Holidaying at Kauai, Hollywood’s favourite Island
Only about 10% of Kauai is accessible, yet many big movies -- from King Kong to Jurassic Park -- have been shot here
Kauai? It’s the most beautiful of the islands in Hawaii. You must go there. It’s paradise,” said a friend. Then he added, “Who are you going with?”
“Alone,” I replied.
“Oh,” he said. “Take a book. There’s not much to do once the sun goes down.”
To be on the safe side, I took two books to Paradise.
Kauai, or the Garden Island, is the oldest of the main islands in Hawaii. The attendant at the rental car agency at tiny Lihue Airport handed me a map before telling me reassuringly: “Don’t worry. There’s only one freeway that wraps around the island. So you can’t get lost.”
I promptly did. I was just trying to get out of the airport and missed the exit. I was too distracted by the chickens. I had not expected to see brightly coloured chickens scuttling around the airport’s parking lot.
There are many theories about this proliferation of wild chickens in Kauai. One says they are descended from chickens that escaped when hurricanes blew open hen coops. Another says Polynesians brought their chicken ancestors 800 years ago. Whatever the reason, the whole island feels like an extended “why did the chicken cross the road?” joke.
But the rental car lady was right. I was a long way from the speed blur of eight-lane highways of mainland US. Some of the bridges across rivers in Kauai are single lane only. A small sign politely says it’s customary to yield to five-seven cars at a time.
It had been a long time since I took a vacation without family or friends to a place without any family or friends. I got to Kauai armed only with tips from friends and Facebook acquaintances who had been there. Have the shaved ice. Have the shaved ice with the tangy dried plum topping. Stay in Hanalei Bay, it’s gorgeous. Don’t stay in Hanalei Bay, it’s too pricey. Go on that 12-mile hike along the coast. Swim in Puff, The Magic Dragon’s cave. Have a coconut latte. Drink a Bloody Mary on the beach at the Lava Lava Beach Club. Go to the Hindu temple.
The last one stopped me in my tracks. Kauai has a population of about 67,000—mostly Catholics, Pentecostals, Presbyterians and assorted other Christians. What was a Hindu temple doing there?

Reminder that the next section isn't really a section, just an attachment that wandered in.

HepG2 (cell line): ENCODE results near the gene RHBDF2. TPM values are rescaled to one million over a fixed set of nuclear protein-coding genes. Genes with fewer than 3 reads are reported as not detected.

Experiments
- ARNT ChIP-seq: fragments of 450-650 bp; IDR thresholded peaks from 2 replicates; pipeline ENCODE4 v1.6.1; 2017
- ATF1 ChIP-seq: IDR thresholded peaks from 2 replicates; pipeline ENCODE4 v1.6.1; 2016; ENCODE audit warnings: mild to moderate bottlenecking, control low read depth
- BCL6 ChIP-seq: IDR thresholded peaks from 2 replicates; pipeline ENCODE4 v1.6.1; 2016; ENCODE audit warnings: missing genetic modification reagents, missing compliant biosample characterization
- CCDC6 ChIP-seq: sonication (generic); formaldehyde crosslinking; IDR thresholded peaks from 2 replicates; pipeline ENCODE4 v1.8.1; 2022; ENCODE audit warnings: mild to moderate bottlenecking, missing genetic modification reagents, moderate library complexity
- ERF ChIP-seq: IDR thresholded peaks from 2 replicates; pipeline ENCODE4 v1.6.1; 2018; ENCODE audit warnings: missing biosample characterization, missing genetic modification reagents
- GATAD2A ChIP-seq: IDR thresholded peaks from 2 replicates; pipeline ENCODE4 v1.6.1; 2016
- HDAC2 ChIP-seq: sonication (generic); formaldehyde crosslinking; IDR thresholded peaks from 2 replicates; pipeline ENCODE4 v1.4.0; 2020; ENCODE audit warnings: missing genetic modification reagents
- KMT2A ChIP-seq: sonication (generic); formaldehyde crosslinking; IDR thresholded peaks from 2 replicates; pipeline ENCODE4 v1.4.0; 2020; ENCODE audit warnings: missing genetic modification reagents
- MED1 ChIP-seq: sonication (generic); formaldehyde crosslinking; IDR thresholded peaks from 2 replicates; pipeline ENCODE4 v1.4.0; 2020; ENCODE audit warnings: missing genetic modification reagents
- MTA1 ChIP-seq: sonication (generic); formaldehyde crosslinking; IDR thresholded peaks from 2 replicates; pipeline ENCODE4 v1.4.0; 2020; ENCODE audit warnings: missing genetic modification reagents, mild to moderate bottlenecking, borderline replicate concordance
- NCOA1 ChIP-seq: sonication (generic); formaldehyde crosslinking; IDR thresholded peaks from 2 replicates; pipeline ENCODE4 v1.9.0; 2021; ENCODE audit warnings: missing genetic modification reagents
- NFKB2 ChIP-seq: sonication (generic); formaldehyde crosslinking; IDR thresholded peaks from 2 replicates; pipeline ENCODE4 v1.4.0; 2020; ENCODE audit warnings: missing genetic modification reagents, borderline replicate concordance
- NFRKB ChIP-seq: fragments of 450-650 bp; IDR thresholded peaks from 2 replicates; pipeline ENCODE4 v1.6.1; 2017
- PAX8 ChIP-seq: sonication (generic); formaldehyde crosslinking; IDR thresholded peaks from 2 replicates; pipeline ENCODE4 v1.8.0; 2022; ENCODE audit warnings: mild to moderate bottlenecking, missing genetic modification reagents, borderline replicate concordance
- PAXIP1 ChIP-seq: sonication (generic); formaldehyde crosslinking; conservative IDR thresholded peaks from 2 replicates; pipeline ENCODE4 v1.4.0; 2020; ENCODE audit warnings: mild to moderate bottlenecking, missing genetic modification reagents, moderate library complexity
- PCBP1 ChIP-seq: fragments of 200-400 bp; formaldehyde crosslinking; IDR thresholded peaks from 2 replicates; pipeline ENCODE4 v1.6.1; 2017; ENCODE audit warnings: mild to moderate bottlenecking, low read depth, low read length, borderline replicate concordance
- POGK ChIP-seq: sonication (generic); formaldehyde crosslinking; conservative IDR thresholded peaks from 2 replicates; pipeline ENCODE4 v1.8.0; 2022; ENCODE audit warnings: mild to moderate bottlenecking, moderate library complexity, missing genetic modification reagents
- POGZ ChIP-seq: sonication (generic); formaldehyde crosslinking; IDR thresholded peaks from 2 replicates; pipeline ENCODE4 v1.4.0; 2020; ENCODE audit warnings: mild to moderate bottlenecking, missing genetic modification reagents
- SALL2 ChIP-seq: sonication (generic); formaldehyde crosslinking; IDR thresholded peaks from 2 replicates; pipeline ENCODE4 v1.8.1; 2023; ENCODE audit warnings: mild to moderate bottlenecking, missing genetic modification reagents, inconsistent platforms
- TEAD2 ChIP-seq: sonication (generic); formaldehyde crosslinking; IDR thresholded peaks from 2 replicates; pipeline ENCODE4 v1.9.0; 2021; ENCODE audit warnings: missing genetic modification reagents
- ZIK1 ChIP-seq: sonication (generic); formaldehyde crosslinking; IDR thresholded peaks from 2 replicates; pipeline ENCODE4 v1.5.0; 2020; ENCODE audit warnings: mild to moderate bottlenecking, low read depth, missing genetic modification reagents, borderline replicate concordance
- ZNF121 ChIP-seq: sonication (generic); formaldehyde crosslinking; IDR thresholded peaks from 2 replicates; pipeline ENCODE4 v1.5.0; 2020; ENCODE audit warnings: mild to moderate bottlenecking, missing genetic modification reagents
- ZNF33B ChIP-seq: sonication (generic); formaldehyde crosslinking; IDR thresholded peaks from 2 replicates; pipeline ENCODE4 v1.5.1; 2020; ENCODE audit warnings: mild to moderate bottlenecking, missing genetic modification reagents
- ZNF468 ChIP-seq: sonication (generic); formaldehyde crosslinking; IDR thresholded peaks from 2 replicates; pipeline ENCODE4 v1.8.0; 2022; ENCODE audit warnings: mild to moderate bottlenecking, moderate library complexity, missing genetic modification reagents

The Hindu monastery is just up the road from the Opaeka’a waterfall. If you reach the Rudraksh forest (yes, there is one), then you have gone too far, I was told. The Saivite monastery was set up in 1970 by Satguru Sivaya Subramuniyaswami, born Robert Hansen in California, a ballet dancer who became a Jagadacharya. It’s located in an Amar Chitra Katha-like setting, overlooking a lush rainforest, a cloud-wreathed mountain and a rain-swollen river.
The morning prayers were under way at the temple, which has a big sculpture of a Nandi bull in front. White women in kurtas told me in hushed voices not to take pictures inside. A man with dreadlocks chanted quietly next to a woman with a red hibiscus tucked behind her ear. A tall strapping Indian man, his forehead smeared with ash, led the puja. When it was over, he told one of the regulars, “Have a good one, Cindy.”
In the distance, another temple was under construction. It was being built near Bengaluru and assembled in Kauai. The granite structure was being made entirely with hammers and chisels, just as temples were built 1,000 years ago. The chisels were of soft iron, their sharp points lasted just minutes against the granite before they needed to be sharpened again. “That’s why it’s taking a long time,” said the smiling lady at the gift shop. She had rudraksh beads for sale, two for $15 (Rs960), from the mandir’s own rudraksh farm. It all felt familiar yet surreal, especially when I spotted the bearded white sanyasi with twinkling eyes, a Santa Claus in saffron, driving a jeep.